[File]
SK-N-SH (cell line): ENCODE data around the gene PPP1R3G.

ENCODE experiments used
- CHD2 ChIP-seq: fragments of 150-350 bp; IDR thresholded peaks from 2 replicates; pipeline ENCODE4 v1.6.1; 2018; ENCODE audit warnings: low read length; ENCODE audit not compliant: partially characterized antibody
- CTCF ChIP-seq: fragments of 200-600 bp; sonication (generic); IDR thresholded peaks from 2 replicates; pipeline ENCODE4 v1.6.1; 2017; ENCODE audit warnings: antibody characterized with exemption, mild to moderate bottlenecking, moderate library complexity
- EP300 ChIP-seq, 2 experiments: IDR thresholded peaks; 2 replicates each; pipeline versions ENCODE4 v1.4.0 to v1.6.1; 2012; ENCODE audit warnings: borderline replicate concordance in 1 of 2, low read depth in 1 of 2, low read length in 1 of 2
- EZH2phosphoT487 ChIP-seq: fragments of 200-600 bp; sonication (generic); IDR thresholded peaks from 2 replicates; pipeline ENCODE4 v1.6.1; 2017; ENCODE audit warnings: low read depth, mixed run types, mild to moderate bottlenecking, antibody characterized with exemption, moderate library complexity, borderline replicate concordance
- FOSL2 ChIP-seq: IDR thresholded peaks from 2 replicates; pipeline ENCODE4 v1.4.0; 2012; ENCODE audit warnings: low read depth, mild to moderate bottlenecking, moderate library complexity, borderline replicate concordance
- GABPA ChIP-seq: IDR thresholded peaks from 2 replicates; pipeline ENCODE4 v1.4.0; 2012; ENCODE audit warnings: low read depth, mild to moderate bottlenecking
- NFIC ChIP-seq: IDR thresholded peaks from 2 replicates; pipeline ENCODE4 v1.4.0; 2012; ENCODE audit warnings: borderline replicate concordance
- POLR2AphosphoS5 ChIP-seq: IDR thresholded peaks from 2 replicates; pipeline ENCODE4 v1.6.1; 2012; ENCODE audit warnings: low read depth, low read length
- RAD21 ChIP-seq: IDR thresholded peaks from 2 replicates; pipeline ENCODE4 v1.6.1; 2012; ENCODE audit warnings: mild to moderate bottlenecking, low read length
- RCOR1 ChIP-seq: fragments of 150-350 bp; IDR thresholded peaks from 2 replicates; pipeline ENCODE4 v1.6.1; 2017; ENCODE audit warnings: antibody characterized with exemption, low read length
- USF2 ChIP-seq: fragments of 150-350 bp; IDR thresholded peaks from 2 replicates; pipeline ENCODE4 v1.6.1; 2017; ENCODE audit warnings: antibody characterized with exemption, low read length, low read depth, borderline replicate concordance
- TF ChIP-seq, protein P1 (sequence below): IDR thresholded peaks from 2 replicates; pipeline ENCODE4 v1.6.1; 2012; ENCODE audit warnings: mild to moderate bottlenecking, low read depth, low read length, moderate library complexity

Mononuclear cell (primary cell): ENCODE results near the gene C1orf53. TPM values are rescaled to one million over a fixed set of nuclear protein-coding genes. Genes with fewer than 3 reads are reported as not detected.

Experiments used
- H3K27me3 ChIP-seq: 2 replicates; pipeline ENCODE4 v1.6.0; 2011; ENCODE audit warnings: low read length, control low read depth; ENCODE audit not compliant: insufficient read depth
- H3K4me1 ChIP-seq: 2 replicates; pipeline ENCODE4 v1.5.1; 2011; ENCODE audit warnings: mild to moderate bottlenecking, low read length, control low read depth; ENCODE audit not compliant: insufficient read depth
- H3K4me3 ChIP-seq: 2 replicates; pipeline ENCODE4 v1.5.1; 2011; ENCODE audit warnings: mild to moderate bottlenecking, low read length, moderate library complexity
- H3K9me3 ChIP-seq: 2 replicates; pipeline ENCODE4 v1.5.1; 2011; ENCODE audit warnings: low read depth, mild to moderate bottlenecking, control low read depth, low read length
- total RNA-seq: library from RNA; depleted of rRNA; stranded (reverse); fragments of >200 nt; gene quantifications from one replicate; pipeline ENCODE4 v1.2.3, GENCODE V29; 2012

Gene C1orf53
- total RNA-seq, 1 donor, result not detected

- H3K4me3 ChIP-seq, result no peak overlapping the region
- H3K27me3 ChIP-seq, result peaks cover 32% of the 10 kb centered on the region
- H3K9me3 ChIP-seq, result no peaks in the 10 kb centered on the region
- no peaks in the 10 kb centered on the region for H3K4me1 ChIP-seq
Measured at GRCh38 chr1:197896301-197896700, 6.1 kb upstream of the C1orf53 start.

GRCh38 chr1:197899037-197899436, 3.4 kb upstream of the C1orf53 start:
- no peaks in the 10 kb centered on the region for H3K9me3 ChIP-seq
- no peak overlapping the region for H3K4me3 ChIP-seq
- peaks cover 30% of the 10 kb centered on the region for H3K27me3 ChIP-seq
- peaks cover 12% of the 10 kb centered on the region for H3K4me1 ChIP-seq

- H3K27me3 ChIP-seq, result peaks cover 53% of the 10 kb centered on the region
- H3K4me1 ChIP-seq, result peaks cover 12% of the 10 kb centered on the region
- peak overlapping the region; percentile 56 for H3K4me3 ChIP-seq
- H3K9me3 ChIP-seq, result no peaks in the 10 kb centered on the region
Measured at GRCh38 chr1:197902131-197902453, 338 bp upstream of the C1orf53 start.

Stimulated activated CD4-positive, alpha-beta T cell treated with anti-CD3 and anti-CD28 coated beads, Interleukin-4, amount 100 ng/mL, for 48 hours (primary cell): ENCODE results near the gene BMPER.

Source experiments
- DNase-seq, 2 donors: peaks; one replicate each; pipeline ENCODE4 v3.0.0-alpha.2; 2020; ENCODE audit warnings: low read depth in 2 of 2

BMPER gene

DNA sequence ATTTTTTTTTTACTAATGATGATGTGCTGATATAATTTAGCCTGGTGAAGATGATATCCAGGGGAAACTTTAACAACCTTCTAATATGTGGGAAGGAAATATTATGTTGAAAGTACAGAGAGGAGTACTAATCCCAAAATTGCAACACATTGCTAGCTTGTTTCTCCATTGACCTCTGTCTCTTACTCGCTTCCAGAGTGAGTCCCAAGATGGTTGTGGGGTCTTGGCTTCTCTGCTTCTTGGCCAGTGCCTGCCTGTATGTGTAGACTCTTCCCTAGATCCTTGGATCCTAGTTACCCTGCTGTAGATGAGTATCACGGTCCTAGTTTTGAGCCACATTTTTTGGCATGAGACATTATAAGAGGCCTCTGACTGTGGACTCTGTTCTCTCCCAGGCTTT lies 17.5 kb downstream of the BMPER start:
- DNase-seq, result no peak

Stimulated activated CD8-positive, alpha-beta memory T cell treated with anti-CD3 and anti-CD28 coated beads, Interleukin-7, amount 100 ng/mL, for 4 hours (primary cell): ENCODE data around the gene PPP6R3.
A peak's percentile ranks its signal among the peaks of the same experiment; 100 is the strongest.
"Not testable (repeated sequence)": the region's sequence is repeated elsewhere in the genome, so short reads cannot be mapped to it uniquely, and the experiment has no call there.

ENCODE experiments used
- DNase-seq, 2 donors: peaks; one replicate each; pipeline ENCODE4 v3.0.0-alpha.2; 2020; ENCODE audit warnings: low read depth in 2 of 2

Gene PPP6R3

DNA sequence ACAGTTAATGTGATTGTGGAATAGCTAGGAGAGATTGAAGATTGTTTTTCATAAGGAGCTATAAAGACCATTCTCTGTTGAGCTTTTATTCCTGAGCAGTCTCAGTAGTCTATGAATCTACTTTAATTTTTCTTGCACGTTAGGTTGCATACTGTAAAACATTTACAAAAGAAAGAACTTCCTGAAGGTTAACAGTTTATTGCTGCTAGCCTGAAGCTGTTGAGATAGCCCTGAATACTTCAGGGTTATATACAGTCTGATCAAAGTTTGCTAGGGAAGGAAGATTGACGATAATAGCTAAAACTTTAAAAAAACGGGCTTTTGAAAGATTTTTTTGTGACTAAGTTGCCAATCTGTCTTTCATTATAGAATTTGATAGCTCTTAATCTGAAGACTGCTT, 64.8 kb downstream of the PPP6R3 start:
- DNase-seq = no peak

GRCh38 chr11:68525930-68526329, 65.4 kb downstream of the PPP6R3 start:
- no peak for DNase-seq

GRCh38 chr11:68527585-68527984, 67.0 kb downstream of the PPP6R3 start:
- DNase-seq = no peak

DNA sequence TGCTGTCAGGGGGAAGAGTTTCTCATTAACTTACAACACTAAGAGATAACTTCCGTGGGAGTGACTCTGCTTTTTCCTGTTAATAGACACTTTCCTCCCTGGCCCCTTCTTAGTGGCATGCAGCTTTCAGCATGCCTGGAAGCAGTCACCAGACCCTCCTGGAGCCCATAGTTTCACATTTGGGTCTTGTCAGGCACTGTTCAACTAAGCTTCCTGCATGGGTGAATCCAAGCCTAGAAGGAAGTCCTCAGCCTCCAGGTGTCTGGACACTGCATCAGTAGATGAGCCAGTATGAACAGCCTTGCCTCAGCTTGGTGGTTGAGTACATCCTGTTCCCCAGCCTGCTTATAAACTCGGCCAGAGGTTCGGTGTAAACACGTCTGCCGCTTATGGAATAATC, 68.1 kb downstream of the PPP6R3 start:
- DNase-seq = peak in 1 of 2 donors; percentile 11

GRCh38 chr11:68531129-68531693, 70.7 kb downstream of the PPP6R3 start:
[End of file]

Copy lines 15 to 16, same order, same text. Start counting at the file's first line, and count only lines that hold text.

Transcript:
Mononuclear cell (primary cell): ENCODE results near the gene C1orf53. TPM values are rescaled to one million over a fixed set of nuclear protein-coding genes. Genes with fewer than 3 reads are reported as not detected.

Experiments used